Third, the “human-eyes” reformulation essentially writes the word “seizures” out of the text of the Fourth Amendment. The Supreme Court has long held that the prohibition against unreasonable seizures is grounded in property rights; for digital communications, the relevant possessory interest violated by a Fourth Amendment seizure is expressed as the right to “dominion and control” over property.30 In Jewel, the government usurps individuals’ “dominion and control” of their data by inspecting millions of nonsuspect communications as they travel across the fiber optic cables of providers like AT&T. The government attempts to skirt this problem by redefining “collection” as the point at which human eyes review the information. But this is inconsistent with plain meaning of the word “collection.”31 It is also inconsistent with the statutory law under Title III of the Omnibus Crime Control and Safe Street Act of 1968, which triggers a wiretap upon the “interception”32 of an electronic communication “through the use of any electronic, mechanical, or other device,”33 not at the point of human review.
Fourth, the government’s arguments in Jewel in support of the “human-eyes” theory rest chiefly on inapplicable case law around dog sniffs for evidence of contraband such as drugs. While there is no “dog-sniff” exception to the Fourth Amendment, several cases have held that in certain situations a sealed package or luggage in transit can be briefly inspected for signs of contraband. Yet even a brief detention for purposes of a dog sniff is a “seizure” under the Fourth Amendment.34 Moreover, dog sniffs are done to identify packages for detention; a warrant is needed to actually open the packages.35 The speed of the sniff is also viewed as a proxy for the limited information revealed to the government; a simple, quick sniff reveals less information than a more thorough search.36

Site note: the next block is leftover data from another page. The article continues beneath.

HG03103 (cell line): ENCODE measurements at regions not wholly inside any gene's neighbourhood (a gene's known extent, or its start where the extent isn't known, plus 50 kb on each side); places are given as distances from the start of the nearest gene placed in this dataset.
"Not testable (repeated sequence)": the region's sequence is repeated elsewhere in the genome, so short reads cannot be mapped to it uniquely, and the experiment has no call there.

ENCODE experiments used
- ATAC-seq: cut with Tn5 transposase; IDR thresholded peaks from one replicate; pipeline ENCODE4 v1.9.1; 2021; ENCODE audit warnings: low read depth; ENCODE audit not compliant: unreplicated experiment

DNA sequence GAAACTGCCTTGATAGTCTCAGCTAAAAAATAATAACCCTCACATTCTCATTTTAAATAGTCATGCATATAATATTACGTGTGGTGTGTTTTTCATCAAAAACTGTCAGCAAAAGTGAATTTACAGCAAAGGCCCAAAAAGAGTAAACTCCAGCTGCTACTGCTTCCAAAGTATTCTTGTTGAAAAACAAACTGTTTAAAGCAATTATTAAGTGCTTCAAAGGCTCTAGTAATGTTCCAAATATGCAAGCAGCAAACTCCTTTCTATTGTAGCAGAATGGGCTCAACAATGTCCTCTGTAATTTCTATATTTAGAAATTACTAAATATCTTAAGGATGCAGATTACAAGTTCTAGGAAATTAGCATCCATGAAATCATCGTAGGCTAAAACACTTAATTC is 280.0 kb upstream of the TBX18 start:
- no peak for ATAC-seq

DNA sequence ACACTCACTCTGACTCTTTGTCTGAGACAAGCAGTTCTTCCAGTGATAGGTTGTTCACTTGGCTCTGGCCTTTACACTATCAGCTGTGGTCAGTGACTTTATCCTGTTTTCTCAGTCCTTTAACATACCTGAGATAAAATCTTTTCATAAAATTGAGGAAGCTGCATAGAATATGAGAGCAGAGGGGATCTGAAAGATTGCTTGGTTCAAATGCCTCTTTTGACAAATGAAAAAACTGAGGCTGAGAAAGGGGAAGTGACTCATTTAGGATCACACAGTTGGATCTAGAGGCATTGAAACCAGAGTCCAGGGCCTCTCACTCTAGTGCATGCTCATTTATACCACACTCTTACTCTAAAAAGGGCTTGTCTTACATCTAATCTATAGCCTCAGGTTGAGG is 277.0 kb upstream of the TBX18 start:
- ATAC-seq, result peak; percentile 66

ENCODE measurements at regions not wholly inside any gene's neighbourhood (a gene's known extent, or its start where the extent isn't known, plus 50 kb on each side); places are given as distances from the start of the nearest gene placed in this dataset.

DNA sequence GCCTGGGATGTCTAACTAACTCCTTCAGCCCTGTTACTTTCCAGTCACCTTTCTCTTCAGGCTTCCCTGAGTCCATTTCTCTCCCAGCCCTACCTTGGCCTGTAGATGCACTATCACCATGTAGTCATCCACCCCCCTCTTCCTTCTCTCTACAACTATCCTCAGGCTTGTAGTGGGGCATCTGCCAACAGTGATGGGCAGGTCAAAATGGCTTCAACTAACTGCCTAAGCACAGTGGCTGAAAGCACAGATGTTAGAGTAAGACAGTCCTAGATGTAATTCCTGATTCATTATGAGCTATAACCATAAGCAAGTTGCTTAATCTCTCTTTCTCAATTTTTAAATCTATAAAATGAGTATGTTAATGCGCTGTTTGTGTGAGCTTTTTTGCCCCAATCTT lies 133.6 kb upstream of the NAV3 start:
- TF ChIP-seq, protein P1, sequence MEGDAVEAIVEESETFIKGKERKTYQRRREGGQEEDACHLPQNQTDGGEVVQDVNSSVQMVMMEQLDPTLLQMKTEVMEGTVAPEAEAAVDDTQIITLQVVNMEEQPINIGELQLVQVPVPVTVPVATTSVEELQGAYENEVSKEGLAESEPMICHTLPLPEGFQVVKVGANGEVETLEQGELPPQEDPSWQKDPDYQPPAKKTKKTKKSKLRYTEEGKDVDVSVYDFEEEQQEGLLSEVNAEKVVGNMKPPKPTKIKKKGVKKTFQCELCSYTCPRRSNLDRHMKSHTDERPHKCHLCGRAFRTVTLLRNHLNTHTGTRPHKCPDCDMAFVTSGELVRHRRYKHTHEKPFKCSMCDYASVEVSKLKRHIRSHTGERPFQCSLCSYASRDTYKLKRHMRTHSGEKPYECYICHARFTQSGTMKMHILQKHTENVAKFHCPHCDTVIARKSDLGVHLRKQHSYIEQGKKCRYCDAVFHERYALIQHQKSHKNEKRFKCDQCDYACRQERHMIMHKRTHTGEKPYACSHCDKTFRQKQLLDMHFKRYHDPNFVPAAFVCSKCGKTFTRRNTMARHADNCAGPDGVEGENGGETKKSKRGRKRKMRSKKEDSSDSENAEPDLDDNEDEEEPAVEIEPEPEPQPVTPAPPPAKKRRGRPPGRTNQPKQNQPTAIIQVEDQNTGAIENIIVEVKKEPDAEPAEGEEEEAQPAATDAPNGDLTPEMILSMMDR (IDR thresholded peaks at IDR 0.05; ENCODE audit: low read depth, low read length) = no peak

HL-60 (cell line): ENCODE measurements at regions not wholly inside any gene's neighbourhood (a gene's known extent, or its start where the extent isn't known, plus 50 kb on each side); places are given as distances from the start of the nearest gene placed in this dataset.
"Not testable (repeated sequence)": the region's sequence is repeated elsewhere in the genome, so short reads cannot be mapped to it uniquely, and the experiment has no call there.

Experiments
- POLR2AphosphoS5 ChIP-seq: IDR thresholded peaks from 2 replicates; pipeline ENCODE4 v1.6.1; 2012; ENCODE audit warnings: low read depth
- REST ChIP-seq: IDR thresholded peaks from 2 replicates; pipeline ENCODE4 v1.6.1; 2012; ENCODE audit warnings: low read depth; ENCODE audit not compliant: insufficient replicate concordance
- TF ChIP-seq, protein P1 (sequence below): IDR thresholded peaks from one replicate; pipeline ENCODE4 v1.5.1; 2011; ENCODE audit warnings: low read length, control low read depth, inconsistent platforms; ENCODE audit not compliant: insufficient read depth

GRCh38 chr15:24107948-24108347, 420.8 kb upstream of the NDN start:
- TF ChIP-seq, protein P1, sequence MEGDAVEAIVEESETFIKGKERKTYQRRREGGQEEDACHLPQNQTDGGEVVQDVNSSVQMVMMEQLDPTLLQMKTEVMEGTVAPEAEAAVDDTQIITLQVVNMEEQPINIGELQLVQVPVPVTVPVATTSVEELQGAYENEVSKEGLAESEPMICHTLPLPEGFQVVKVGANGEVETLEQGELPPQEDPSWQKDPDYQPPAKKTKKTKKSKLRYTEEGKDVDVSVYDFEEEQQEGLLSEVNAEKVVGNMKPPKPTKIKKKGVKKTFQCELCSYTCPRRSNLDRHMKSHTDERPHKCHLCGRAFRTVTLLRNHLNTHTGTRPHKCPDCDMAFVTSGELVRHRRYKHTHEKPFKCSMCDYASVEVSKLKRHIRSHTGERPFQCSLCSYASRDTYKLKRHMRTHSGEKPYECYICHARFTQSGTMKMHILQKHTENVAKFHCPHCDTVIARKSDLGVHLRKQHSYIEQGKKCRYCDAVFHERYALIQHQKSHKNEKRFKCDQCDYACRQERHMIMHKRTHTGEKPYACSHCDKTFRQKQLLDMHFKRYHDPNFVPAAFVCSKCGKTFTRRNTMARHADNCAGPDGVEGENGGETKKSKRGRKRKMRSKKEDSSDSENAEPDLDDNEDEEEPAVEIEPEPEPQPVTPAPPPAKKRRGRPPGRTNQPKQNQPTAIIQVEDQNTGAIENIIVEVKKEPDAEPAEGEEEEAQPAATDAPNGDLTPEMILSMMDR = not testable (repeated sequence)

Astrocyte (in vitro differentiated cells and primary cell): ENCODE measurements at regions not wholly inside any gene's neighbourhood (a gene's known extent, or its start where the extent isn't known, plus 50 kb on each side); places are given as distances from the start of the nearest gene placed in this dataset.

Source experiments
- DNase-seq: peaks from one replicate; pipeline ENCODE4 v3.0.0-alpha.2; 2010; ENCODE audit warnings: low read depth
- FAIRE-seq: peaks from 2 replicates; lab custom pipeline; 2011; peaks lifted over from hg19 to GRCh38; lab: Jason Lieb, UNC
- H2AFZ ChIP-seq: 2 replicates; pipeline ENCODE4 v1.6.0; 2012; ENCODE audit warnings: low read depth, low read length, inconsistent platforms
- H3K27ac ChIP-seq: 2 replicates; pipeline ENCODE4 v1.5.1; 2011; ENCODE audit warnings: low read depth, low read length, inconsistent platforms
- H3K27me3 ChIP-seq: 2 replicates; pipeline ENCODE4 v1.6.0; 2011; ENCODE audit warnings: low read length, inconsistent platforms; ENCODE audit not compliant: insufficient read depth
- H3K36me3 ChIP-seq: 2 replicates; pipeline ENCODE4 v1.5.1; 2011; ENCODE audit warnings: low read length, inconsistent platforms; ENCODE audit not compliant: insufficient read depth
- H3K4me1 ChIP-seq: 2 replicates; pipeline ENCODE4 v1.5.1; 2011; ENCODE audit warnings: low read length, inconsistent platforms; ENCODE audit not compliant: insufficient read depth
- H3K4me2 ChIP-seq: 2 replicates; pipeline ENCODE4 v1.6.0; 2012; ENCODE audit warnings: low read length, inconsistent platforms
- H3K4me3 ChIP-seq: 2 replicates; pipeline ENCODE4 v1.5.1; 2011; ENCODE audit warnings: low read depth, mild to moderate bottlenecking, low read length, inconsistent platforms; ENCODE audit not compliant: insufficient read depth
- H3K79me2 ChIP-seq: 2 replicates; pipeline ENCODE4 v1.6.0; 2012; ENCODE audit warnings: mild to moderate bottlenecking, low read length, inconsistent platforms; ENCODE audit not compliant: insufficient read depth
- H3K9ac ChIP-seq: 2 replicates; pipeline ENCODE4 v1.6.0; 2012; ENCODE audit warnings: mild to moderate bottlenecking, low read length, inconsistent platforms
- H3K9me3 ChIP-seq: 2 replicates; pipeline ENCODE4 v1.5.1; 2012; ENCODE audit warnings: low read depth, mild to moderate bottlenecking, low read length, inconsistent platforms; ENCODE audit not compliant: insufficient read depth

The context of UPSTREAM surveillance is dramatically different. The duration of the seizure bears no relationship to its intrusiveness. Even if the government completes its wholesale copying, filtering, and full-text analysis in a blink of an eye, those actions are still highly invasive. And unlike the dog sniffs, the investigation opens the content of the messages to government inspection.37 Dog sniffs are also inapt comparisons because the only thing revealed in a contraband search is the presence or absence of illegal material. By contrast, mentioning the name of a U.S. target in an email or on a social network, which triggers UPSTREAM surveillance, is not onlylegal—it is fully protected speech.
Overall, Mr. Litt’s formulation misses the central goal of the Fourth Amendment to prevent general searches. His argument is that, as long as no responsive information is found, the fact that a seizure and search occurred does not matter, even if done without suspicion and on a massive scale. This might be right if the Framers such as James Otis only objected to searches of their houses that turned up evidence of a crime. They did not.38 In colonial times, of course, most of a person’s “papers” and other sources of information were located in the home, while today those papers regularly travel via a person’s ISP like AT&T and are stored digitally with services such as Facebook, Google, or Amazon. Nevertheless, the possessory privacy and dominion interest in the content of the information that Americans routinely store with such services and service providers—including medical records, financial information, business plans, and religious and personal communications—is no less important today than in the eighteenth century. While it might sound like historical science fiction, had the British troops instead employed robots able to search though a colonist’s house in a matter of seconds, it seems doubtful that Otis and his compatriots would have been unconcerned.